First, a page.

Crowder College students will be paying a little more for their studies next academic year, as the board of trustees approved raising tuition rates.
Last month, Jim Cummins, vice president of finance, proposed a 1.3 percent increase, or $1 per credit hour, for in-district students. This would raise the cost per credit hour from $77 to $78.
Meanwhile, out-of-state tuition would increase $2 per credit hour to $107, and international tuition rates would go up $3 a credit hour to $137.
Student fees would not be affected.
The board also agreed to increase room and board rates, from $766 per semester to $1,100 for a two-person room, and to $900 from $566 for a three-person room. Meal plans are included in the room rates.
“When you look at the present budget, over what is projected next year, looks like with local taxes and our tuition, we’re probably going to see a 3 percent increase with those two things. It’s two-fold: one, we’re going to do better than expected this year, which will go into next year and then with minimal increase to tuition and property taxes you should see us with a little bit of an increase, which is good.”
During a preliminary budget discussion, Cummins said the college was in good shape with local revenues, split between tuition and an increase in the tax levy.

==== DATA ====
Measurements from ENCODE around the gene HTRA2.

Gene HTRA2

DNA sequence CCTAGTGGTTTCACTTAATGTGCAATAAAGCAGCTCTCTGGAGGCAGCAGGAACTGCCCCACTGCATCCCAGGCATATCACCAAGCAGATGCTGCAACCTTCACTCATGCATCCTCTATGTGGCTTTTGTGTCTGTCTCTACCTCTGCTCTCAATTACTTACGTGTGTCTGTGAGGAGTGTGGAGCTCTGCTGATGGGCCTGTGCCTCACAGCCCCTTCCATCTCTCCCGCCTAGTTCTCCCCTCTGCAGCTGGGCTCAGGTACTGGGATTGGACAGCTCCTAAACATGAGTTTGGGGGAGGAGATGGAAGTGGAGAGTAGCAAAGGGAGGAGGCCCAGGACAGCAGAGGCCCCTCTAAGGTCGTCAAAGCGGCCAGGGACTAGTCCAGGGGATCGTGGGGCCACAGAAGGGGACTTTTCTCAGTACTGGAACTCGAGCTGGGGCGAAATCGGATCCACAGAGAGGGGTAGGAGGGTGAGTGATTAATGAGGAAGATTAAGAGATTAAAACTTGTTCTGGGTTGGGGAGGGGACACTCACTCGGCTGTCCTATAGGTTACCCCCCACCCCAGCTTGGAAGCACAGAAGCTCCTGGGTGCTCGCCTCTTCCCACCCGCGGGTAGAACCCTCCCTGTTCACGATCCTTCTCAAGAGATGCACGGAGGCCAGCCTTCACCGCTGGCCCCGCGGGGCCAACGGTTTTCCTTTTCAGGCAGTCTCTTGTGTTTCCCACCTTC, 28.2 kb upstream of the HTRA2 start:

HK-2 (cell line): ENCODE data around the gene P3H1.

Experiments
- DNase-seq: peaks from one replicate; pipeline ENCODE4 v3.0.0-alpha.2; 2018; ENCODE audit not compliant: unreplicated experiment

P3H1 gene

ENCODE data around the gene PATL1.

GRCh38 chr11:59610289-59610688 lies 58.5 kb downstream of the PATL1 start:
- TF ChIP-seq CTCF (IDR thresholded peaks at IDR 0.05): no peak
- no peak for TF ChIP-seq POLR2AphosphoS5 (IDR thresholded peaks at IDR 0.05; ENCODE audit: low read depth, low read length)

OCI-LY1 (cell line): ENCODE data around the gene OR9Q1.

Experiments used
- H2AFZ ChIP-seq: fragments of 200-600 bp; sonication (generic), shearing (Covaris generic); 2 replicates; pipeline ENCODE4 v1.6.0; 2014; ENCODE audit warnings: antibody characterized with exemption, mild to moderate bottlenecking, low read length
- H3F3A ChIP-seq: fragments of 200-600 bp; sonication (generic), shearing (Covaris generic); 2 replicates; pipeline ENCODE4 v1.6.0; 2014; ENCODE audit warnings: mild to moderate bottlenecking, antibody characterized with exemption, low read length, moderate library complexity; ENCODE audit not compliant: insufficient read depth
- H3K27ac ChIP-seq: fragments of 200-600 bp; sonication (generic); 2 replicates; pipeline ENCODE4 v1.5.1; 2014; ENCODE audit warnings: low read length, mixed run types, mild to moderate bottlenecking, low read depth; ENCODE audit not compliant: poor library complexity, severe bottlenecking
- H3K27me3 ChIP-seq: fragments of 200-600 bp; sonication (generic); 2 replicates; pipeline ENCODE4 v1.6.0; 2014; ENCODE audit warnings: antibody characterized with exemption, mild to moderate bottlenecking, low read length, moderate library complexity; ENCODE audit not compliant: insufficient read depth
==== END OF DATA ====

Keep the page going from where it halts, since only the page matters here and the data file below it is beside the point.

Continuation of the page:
However, the unknown factor in next academic year’s funding is the impact the federal sequestration will have, particularly, it’s impact on state funding. Cummins told the board he has heard a range of figures, from a 4 percent increase in funding to a 2 percent decrease. He said the college would know more about their state funding for next year in mid-May.
“They’re trying to work on that formula that would add some equity between a two-year and a four-year [school],” Cummins said. “So the state number is a moving target.”
After the meeting, Cummins said he has heard different things about the governmental sequestration on a seemingly daily basis.
“The federal government, it went into effect and then they started finding programs that they felt they needed to save. When they save one program, it funnels through state, and then they make changes at the state level and they’re able to give back a bit.”
Cummins said college officials also plan to sit down and determine how the federal sequester will affect various grants.
The finance VP said the increase would allow the college to continue improving facilities, give a cost of living adjustment for Crowder faculty and staff, and let the college to take a look at adjunct instructor pay.
Adjuncts currently receive $500 per credit hour per semester for teaching classes. The college has about 450 adjuncts on staff.
Page 2 of 2 - More on the Crowder College board of trustees meeting will be in Friday’s Daily News.